Friday Fiver: Total Eclipse of the Art

On Aug. 21, 2017, all eyes will be on the sky, as a total solar eclipse occurs for the first time in nearly four decades.

And two artists from Vermont will keeping more than just eyes on the sky. Michael Zebrowski, a professor of art at Johnson State College in Vermont, and Kelly Holt, his project manager, are planning on installing four art exhibits along the eclipse’s path across the U.S., and includes one right here in The Holy City.

The yellow tripods will be mounted with a time lapse camera and a live stream camera, and will capture the eclipse as it makes its away across the country.

Anyone interested in partnering with them on the project is encouraged to contact them at holt.kelly@gmail.com or http://zebrowski.tumblr.com/. Or, shoot us an e-mail at the Alliance and we’ll get you connected.

Michael Zebrowski

Michael Zebrowski

We sat down with Michael and Kelly for this week’s Friday Fiver.

What was the inspiration for taking on this ambitious cross-country project?

I have a fundamental desire in my artwork to challenge the scale of my work. I do this not necessarily through how big a structure or sculpture is, but through the relationship that the structure has to the immediate environment, earth and universe. So the event of the eclipse on August 21st fits right into this. I see this project like orchestrating a band’s US tour except all venues play the music at the same time almost and the band consists of the sun moon and earth. My thinking is if I place a modest structure at four points along the path of totality across the country then the works are more about their relationship to the Moon, Sun and Earth. And ultimately our relationship to these celestial bodies.

You have chose four locations for the installations – Charleston; St. Joseph, MO; Jackson Hole, WY; and Salem, OR? How did you select these locations?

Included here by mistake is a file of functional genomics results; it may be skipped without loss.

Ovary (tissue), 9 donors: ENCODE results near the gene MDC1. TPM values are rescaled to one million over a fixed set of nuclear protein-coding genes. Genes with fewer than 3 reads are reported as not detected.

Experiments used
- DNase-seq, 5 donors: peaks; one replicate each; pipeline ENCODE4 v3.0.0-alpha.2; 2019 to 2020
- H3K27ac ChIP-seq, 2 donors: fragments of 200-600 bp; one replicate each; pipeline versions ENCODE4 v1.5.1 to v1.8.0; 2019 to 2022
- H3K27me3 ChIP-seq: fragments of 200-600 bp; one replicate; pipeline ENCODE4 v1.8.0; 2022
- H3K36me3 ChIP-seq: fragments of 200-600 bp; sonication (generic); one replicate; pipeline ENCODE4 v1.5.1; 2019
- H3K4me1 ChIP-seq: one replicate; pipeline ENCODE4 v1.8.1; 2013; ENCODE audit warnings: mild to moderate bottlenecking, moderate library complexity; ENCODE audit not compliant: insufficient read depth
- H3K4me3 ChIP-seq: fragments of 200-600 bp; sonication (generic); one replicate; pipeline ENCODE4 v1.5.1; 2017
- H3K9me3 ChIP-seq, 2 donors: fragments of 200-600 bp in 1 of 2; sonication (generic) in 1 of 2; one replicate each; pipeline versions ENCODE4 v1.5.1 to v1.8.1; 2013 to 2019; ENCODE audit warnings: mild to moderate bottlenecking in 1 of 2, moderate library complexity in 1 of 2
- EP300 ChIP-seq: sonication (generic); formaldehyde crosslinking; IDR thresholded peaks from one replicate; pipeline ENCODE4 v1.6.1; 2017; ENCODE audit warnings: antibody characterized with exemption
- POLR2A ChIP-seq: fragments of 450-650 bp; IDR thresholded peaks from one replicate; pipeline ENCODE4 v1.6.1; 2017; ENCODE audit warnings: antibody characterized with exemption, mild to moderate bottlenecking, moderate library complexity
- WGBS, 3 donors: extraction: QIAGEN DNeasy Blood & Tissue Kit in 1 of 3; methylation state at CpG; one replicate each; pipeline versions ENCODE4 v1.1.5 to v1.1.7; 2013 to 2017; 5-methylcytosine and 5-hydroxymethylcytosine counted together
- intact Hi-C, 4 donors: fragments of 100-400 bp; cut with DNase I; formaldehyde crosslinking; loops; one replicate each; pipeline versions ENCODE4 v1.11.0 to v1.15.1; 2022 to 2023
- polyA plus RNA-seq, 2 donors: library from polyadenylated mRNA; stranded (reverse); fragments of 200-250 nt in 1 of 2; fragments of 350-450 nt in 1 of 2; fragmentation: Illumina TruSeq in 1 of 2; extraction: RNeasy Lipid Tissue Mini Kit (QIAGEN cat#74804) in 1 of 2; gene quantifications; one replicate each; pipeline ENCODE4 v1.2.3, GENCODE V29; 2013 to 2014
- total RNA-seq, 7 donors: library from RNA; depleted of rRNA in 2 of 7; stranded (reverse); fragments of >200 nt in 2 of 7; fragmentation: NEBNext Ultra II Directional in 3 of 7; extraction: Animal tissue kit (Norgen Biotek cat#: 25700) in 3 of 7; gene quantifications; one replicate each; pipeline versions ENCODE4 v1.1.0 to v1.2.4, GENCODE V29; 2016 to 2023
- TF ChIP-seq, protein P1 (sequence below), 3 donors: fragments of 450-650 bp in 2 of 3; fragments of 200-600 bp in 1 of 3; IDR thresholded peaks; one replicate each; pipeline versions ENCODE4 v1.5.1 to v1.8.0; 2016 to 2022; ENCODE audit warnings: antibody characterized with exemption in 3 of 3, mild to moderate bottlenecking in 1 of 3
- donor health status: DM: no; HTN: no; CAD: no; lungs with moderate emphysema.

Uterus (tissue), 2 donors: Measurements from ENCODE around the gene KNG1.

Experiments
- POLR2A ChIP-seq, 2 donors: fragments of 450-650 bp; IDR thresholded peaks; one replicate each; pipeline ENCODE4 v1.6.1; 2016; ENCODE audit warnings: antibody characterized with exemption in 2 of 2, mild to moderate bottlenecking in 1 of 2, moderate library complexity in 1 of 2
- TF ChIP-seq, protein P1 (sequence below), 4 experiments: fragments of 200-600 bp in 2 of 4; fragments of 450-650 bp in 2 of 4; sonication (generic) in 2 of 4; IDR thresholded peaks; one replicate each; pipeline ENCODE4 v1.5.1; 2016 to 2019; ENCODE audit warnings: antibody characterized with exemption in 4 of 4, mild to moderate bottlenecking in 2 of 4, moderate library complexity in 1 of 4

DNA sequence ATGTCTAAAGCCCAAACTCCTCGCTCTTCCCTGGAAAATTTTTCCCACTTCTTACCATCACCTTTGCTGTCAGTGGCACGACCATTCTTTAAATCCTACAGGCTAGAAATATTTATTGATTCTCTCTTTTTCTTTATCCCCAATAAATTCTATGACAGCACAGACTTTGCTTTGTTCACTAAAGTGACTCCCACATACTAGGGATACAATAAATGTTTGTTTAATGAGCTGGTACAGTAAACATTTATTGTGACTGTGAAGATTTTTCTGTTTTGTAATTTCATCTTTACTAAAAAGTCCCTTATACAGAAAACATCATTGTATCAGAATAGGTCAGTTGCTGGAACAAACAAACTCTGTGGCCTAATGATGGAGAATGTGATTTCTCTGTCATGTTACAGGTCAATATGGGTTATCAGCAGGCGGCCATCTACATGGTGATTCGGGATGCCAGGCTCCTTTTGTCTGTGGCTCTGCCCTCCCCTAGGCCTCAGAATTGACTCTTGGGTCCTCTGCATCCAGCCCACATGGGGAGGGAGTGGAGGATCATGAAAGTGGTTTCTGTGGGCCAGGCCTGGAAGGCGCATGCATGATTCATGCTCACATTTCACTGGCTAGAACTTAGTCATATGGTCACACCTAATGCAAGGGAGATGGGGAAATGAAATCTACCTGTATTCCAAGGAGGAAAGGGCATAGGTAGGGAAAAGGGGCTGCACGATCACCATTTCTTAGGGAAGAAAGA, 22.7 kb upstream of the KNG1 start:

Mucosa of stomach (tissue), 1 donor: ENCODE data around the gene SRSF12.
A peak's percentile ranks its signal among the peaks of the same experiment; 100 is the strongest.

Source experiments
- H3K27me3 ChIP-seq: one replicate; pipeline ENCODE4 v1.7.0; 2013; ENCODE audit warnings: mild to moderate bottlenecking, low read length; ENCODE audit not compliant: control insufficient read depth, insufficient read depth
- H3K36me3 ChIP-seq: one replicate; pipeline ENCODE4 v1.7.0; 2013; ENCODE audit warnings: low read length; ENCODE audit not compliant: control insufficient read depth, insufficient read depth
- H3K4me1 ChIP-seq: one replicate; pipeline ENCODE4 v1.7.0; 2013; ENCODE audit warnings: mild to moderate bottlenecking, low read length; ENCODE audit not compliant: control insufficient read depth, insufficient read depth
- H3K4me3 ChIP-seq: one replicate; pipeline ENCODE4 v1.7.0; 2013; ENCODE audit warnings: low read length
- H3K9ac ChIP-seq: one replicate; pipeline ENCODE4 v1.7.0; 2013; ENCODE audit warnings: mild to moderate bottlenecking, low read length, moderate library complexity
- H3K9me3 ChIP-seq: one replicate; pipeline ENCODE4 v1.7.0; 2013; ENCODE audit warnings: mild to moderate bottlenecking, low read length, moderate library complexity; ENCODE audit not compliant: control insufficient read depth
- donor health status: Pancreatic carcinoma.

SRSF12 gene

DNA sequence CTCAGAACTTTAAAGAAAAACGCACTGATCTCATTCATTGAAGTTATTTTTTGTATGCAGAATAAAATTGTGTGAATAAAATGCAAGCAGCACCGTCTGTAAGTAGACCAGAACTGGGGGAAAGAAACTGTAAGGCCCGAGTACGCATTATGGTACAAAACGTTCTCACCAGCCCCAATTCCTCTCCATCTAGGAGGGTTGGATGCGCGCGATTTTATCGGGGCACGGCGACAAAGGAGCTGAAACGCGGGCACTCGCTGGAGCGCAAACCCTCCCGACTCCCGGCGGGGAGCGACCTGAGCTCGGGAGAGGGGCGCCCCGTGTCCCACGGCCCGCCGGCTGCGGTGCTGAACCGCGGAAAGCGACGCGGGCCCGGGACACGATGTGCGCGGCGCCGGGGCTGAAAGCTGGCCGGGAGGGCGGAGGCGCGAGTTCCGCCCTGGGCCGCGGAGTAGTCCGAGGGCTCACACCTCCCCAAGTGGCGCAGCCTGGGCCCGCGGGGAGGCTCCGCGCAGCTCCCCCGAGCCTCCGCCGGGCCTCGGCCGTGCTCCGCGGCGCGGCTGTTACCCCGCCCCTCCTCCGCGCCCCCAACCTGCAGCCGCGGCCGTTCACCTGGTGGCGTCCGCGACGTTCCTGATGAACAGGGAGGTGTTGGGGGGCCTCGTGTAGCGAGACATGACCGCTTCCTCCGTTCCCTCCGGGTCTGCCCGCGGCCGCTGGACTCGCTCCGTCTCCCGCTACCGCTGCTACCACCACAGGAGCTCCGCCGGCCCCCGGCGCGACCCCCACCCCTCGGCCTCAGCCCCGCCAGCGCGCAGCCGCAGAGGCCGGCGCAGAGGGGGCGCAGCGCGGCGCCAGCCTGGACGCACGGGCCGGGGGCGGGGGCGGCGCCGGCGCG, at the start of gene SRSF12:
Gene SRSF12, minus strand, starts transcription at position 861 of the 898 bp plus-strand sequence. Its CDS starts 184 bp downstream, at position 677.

I chose the four locations because I wanted to fully do justice to the entire eclipse event across the USA. The total event lasts 95 minutes roughly from land fall in Salem Oregon to exiting in Charleston. I love the idea that everyone will stop and look even if they don’t know about or anticipate the event. There is a type of movement in sculpture and other forms of art that are “site specific,” meaning a work that is placed in a particular place while responding to the conditions of the space. This work is site specific. I also like the idea of expanding this concept to include “time specific.” This work is also time specific. The multiple locations, one in each time zone, is important to following through further with this notion of connecting to time. More simply, the locations all exist on or very near the path of totality. The path of totality is where the true shadow of the moon will hit the earth. If you were on the moon looking at the earth, you would see the shadow cross the planet. Satellites will pick this up as well.

Once you have documented the eclipse, what will you do with the photographs?